• Don't Toss All the Maternity. You may never want to look at it again, but some pieces are versatile: Empire and A-lines are still an easy shape, and wrap-tops and dresses are workhorses.
  • Shoes must be comfortable. You're on your feet. You're carrying a baby. Wear something comfortable. Geox shoes are a respectable-looking option that feels like a sneaker. And plenty of lines you may have consigned to "dowdy" territory - like Naturalizer and Aerosoles - have some seriously good-looking options that are still eminently walkable.
  • Sweater coats: controversial. People were weirdly divided over the sweater-coat. Several women mentioned them as easy necessities. Another called them out for special scorn, saying they "made her feel like a mom." (The word "despise" was actually used.) So, you know, this one's up to you. For what it's worth, I think they look pretty cute.
  • And remember: you just had a baby. Don't worry about it too much. People know you were pregnant: there's the proof. You don't need to look like a Kardashian, encase yourself in Spanx (unless you want to, of course) or be in heels.
Illustration for article titled Dress Code: What To Wear When You're An Exhausted New Mom
Illustration for article titled Dress Code: What To Wear When You're An Exhausted New Mom

And I look forward to hearing more from those of you who've mastered postpartum style!

For all of our handy Dress Code guides, go here.



This is a general observation on these sorts of posts.

Are there, like, thrift stores in NYC? Because there's a lot of talk like they're some impossible, wasteland-y crapshoot that take a lot of work.

Where I live in the midwest, I can get to at least 5 different chains, 7 different branches of a major thrift store within 20 minutes (this accessibility, and the vastness of my stores, really couldn't happen in NYC. Space and roads are a midwestern advantage, I know).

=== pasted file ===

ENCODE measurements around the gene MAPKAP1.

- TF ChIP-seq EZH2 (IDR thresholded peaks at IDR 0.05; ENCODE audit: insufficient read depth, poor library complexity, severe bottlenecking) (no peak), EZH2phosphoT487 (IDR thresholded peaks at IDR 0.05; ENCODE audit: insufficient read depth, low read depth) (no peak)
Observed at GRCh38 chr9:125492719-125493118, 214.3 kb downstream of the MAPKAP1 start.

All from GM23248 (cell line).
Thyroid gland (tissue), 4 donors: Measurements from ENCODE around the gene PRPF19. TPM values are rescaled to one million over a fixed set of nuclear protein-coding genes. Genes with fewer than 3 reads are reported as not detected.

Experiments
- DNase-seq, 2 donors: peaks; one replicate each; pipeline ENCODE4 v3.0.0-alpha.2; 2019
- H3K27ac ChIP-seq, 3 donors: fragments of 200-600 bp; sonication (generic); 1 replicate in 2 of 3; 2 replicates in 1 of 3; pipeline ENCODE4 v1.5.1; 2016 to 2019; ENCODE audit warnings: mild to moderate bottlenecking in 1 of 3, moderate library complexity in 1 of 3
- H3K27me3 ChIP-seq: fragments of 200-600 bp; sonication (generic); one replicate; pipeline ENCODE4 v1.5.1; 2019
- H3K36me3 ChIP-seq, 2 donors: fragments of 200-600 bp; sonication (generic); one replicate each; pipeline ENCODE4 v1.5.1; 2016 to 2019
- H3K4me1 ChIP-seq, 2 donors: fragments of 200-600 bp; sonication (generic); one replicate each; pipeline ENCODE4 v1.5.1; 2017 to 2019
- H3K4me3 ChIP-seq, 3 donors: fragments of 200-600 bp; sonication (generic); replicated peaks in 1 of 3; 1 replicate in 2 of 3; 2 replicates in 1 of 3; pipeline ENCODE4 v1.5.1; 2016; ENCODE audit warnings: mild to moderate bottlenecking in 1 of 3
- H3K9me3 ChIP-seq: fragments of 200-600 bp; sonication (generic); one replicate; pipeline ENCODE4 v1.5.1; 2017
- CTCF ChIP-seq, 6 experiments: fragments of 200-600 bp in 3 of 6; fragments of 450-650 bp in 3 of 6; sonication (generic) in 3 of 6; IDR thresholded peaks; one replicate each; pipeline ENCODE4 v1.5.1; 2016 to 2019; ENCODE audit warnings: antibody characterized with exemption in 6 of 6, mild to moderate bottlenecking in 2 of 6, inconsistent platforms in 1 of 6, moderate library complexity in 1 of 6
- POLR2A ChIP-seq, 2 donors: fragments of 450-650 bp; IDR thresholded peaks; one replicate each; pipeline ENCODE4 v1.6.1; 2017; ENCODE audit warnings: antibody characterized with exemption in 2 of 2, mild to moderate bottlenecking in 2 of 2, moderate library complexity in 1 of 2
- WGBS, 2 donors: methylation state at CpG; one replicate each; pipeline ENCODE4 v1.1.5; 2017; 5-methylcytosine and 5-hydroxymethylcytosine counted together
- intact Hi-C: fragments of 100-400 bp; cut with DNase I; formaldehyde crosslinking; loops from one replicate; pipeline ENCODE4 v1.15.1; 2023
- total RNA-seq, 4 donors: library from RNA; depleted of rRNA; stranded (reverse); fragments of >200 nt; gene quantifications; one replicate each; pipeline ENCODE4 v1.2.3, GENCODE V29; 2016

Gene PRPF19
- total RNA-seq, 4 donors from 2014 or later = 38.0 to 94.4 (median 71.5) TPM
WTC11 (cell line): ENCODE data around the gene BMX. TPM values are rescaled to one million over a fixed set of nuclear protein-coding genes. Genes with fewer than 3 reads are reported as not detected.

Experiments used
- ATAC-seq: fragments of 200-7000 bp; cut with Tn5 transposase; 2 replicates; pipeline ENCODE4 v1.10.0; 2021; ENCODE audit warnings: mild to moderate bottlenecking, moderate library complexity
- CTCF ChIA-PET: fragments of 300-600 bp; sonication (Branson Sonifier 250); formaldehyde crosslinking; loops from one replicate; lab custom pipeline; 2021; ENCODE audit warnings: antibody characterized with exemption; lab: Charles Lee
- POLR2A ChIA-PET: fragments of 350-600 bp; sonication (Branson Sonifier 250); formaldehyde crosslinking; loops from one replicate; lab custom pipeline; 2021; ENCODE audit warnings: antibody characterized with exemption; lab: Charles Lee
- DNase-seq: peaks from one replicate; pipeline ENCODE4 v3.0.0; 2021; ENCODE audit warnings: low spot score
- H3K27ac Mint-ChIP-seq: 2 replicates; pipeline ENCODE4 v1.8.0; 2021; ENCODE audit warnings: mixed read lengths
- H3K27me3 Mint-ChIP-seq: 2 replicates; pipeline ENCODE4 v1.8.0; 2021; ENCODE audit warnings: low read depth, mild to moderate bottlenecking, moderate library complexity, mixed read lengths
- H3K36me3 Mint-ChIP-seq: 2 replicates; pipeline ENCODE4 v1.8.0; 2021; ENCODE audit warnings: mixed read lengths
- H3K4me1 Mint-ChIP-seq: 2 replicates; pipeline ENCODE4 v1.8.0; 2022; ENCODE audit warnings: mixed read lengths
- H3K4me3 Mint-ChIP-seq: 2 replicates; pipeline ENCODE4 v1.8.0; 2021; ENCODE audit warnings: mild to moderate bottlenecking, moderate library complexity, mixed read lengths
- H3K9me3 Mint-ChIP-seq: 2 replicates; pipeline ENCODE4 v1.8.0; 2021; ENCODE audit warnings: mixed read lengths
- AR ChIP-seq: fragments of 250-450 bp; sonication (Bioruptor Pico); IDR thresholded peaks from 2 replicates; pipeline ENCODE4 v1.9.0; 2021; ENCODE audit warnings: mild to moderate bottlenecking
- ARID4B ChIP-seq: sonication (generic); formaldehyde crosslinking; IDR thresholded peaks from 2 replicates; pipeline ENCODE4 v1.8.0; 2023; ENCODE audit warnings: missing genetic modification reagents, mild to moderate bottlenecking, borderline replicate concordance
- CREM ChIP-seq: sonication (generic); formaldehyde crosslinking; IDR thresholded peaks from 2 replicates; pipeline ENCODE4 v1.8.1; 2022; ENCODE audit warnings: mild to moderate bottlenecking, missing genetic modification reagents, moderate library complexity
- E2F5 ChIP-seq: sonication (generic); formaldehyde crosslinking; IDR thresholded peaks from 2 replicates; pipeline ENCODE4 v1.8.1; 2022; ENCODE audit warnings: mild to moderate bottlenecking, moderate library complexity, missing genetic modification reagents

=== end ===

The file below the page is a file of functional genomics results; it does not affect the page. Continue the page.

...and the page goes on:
But I feel like any discussion of thrifting is often talked about as very niche-y. Caftans? Smocks? (Or maybe those are just maternal word choices, in which case nevermind.)

I am very picky about things looking cheap. (I will wear "tacky" and "ridiculous," but never mall-cheap, you know?) The only way I can maintain that kind of wardrobe is to rarely shop at Old Navy (only for jeans and very basics) and the ilk. F21 looks way, way too cheap for me while still too pricey.

But at the same time, I hardly spend anything on clothing because I thrift it all. Certainly I wear enough hip-looking young people niche-y clothes, but I also have to dress professionally, and my nice clothing is a lot nicer than Old Navy, and mostly I thrift it.

I've bought YSL, Calvin Klein, Dior, new cashmere, Free People, ODR, all kinds of things...for $5 tops. Because these places mass-price everything. Brand new target-designer brands, Old Navy, all these kinds of things. Without fail, and I never pay more than a few dollars for everything. Very little work involved. At least there's no mall-trek. It's kind of, just, how it's done around here.

(Also, I hate new mall-grade shoes, they always always look really chintzy. I have gotten lots of vintage Brazilian leather heels for $3, the ones those new styles are modeled after.)

And, no sweatshop concerns. Granted, I'm a very easy size. But the attitude I get from Jezebel sometimes is that you can't look nice and thrift? Is this just a symptom of the city? Is it a bad climate for cheap and nice thrift? From what I know about, like Ann Arbor, I can imagine. Thrift in the cities is like "captialize on hipster youths' parents' credit cards and their desire to seem original" or whatever, and it's $15 ugly sweater kind of thing.